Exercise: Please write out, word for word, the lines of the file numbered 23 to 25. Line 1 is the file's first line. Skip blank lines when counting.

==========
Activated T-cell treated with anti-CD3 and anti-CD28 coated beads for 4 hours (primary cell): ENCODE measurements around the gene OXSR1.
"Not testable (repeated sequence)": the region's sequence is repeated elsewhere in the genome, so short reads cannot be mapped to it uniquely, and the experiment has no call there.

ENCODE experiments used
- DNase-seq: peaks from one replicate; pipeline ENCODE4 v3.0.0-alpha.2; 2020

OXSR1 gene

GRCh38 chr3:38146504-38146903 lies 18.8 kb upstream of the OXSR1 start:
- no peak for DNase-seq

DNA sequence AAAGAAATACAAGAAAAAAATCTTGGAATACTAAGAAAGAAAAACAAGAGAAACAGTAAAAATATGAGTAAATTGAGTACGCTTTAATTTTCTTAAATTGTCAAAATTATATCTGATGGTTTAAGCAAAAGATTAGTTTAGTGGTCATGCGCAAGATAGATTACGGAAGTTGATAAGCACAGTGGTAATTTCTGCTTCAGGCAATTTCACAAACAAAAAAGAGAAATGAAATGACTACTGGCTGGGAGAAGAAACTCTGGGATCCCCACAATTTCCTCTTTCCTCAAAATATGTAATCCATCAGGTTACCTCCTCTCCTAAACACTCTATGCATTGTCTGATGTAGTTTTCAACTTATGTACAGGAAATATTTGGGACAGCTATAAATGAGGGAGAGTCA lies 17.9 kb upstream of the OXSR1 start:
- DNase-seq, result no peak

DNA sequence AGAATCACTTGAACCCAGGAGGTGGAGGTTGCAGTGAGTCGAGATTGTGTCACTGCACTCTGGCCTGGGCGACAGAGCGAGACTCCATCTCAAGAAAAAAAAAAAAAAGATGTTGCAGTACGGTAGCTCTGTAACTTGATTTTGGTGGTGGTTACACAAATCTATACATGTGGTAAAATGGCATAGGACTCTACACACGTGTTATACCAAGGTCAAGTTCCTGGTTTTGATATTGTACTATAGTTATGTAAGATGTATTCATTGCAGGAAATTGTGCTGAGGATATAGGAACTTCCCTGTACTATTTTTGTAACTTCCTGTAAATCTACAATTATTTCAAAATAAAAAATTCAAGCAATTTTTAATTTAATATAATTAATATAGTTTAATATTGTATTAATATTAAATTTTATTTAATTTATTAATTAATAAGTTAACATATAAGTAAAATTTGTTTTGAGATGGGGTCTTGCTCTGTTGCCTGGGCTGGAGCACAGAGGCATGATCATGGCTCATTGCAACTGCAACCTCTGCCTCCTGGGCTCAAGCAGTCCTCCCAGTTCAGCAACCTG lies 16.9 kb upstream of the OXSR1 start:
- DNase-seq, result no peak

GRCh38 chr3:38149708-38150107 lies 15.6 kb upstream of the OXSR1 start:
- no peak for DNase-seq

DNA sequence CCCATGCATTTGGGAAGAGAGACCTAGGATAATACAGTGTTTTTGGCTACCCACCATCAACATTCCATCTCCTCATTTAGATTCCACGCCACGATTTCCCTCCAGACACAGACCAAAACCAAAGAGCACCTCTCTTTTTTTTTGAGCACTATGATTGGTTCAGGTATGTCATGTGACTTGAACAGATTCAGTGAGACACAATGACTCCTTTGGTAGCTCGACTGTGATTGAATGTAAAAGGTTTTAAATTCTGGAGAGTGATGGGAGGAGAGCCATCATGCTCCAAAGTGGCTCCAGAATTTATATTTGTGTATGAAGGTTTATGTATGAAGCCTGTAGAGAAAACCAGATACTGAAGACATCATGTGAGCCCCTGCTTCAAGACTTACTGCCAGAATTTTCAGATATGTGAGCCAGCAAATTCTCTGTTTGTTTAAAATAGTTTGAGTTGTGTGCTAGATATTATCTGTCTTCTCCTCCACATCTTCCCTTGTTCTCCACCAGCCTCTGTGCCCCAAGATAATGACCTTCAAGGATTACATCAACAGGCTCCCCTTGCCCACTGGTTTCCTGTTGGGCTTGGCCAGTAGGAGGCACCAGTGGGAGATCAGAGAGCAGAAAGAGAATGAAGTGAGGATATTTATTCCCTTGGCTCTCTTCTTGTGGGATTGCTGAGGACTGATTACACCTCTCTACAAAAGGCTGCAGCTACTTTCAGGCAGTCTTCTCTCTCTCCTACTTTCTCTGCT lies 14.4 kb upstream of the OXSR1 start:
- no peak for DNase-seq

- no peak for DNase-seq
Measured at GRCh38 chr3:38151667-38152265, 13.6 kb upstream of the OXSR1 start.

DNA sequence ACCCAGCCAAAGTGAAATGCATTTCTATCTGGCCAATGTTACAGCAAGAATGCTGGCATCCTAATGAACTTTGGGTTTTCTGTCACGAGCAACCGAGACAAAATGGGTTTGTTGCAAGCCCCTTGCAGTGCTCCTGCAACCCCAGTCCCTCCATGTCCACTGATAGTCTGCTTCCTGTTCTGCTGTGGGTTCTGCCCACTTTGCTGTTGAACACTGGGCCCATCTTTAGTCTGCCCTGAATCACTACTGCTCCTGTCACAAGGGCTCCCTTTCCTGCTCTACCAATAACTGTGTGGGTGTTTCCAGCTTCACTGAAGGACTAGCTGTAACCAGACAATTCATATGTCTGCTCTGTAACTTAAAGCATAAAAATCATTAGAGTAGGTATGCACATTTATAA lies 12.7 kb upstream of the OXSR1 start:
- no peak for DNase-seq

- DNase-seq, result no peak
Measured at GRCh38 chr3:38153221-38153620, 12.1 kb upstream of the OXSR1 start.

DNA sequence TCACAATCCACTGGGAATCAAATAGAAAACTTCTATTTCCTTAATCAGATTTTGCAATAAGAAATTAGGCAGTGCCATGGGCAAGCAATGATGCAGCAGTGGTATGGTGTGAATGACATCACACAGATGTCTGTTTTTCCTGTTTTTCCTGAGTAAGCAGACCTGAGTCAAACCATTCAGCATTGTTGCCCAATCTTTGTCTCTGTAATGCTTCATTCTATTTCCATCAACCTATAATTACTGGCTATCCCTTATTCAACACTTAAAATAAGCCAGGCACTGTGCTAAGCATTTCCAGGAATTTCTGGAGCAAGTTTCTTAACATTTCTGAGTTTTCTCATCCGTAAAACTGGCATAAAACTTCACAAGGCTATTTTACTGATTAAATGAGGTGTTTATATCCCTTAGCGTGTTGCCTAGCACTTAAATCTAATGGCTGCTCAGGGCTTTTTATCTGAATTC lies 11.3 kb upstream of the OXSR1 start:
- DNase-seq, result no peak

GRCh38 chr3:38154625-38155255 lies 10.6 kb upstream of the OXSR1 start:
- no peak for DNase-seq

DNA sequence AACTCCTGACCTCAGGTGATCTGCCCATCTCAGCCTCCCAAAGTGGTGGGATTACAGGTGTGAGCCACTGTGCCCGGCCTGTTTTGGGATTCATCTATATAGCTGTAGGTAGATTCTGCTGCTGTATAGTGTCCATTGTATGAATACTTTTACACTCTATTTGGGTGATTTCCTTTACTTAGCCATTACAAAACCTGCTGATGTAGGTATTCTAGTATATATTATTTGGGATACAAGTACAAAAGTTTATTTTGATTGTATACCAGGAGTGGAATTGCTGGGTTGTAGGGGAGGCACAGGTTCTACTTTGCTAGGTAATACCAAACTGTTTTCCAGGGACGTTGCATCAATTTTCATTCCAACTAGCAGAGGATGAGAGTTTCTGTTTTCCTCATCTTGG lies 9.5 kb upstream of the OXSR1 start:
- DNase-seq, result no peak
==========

- DNase-seq, result no peak

GRCh38 chr3:38154625-38155255 lies 10.6 kb upstream of the OXSR1 start:
- no peak for DNase-seq